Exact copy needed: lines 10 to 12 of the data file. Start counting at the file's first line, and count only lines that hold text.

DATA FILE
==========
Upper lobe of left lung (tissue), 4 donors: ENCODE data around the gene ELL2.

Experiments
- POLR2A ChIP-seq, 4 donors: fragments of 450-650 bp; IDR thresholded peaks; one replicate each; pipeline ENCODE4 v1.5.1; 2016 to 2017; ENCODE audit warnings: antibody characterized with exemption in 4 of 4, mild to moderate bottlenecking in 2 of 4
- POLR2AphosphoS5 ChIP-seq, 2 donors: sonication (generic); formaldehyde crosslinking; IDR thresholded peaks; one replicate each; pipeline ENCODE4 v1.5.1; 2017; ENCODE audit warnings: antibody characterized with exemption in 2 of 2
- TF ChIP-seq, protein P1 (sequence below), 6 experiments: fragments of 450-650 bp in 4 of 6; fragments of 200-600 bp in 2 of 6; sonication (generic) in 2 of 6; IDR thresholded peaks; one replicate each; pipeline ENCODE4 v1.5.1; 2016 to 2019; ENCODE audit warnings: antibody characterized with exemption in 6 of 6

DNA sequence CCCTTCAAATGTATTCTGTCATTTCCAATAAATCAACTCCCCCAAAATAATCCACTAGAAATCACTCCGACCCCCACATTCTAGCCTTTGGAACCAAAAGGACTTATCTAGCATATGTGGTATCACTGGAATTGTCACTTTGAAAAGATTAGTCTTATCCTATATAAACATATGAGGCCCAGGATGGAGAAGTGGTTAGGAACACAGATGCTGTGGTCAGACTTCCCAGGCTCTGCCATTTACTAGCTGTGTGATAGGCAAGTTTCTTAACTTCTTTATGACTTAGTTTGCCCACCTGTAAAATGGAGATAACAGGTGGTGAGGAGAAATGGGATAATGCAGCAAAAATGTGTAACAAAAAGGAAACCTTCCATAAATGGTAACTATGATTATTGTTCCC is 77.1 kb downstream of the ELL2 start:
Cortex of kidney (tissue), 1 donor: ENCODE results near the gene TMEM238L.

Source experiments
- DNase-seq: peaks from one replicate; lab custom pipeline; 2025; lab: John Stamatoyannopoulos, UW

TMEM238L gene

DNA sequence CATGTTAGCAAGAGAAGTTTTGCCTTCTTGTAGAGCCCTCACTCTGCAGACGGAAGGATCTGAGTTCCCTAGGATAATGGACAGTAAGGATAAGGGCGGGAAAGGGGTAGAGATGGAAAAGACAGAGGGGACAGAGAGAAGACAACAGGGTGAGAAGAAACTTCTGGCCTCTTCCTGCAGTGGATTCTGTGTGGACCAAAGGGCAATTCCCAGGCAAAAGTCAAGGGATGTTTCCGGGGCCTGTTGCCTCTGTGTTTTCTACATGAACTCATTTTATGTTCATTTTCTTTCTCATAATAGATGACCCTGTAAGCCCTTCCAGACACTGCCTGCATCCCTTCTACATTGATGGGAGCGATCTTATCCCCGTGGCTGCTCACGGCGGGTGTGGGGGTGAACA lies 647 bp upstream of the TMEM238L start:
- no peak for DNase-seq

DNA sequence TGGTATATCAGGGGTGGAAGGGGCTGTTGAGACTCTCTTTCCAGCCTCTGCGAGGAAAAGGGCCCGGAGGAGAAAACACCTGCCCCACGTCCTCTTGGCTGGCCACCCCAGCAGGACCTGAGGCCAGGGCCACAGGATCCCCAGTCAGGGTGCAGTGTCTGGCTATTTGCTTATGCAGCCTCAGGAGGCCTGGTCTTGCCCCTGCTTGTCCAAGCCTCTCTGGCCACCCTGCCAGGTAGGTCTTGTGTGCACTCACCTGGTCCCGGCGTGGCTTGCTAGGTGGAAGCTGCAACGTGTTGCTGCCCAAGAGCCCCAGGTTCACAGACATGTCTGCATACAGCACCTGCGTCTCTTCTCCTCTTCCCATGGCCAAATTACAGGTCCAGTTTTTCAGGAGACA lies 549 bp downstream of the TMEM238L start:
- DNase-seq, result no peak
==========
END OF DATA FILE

TMEM238L gene

DNA sequence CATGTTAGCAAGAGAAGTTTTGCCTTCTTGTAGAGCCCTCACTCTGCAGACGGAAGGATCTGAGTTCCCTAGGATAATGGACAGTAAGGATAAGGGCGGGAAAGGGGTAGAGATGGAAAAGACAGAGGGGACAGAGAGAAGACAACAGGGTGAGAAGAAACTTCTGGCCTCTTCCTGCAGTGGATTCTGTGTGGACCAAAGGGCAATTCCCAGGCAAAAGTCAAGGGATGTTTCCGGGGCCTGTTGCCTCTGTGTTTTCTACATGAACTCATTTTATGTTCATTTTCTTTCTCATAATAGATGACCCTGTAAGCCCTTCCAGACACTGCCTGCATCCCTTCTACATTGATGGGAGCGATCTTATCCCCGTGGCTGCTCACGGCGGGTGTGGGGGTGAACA lies 647 bp upstream of the TMEM238L start:
- no peak for DNase-seq